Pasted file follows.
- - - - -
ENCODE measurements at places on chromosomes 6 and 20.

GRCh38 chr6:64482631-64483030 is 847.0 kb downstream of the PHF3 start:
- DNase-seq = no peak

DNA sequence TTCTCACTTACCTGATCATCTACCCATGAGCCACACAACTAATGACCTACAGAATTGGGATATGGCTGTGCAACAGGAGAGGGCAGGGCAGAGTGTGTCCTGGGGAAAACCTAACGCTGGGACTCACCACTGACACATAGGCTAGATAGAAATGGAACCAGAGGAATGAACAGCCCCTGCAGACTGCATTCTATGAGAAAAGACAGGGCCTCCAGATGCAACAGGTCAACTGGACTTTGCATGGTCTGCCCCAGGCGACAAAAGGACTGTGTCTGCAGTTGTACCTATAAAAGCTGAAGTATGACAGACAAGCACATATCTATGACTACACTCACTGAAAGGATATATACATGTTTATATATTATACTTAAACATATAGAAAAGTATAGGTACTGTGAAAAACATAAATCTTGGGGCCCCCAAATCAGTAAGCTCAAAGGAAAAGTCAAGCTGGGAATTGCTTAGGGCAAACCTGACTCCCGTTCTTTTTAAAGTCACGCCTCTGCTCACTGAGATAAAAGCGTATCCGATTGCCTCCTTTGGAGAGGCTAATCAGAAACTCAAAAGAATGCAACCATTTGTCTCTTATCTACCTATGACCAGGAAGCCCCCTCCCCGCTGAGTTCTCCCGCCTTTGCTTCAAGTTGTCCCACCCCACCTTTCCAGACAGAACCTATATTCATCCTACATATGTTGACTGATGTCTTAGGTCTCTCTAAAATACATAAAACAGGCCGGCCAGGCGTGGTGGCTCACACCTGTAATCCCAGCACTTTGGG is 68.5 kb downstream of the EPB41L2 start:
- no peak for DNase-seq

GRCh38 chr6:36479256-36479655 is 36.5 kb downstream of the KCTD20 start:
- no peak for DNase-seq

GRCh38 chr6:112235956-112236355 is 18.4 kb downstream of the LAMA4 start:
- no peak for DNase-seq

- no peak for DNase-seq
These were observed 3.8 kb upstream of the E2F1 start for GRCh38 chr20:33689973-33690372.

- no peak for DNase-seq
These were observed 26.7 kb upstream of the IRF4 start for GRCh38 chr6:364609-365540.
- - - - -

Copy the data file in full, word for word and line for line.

ENCODE measurements at places on chromosomes 6 and 20.

GRCh38 chr6:64482631-64483030 is 847.0 kb downstream of the PHF3 start:
- DNase-seq = no peak

DNA sequence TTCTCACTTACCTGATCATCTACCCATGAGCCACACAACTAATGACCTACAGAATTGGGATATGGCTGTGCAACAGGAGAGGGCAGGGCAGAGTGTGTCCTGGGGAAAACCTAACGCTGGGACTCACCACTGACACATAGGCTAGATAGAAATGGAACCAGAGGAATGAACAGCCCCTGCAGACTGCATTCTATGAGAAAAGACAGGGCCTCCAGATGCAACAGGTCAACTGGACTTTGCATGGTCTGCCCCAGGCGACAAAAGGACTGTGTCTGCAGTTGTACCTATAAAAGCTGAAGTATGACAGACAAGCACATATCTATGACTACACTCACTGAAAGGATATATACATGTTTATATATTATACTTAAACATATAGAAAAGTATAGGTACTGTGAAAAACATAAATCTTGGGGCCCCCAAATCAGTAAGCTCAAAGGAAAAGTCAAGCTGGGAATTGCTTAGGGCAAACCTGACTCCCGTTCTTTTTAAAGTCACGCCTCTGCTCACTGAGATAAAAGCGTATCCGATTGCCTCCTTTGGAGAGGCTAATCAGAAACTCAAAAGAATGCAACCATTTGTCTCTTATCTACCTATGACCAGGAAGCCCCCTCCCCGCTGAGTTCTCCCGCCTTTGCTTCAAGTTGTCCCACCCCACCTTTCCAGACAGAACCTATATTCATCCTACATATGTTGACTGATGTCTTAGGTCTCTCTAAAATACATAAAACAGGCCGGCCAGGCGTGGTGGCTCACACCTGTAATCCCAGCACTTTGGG is 68.5 kb downstream of the EPB41L2 start:
- no peak for DNase-seq

GRCh38 chr6:36479256-36479655 is 36.5 kb downstream of the KCTD20 start:
- no peak for DNase-seq

GRCh38 chr6:112235956-112236355 is 18.4 kb downstream of the LAMA4 start:
- no peak for DNase-seq

- no peak for DNase-seq
These were observed 3.8 kb upstream of the E2F1 start for GRCh38 chr20:33689973-33690372.

- no peak for DNase-seq
These were observed 26.7 kb upstream of the IRF4 start for GRCh38 chr6:364609-365540.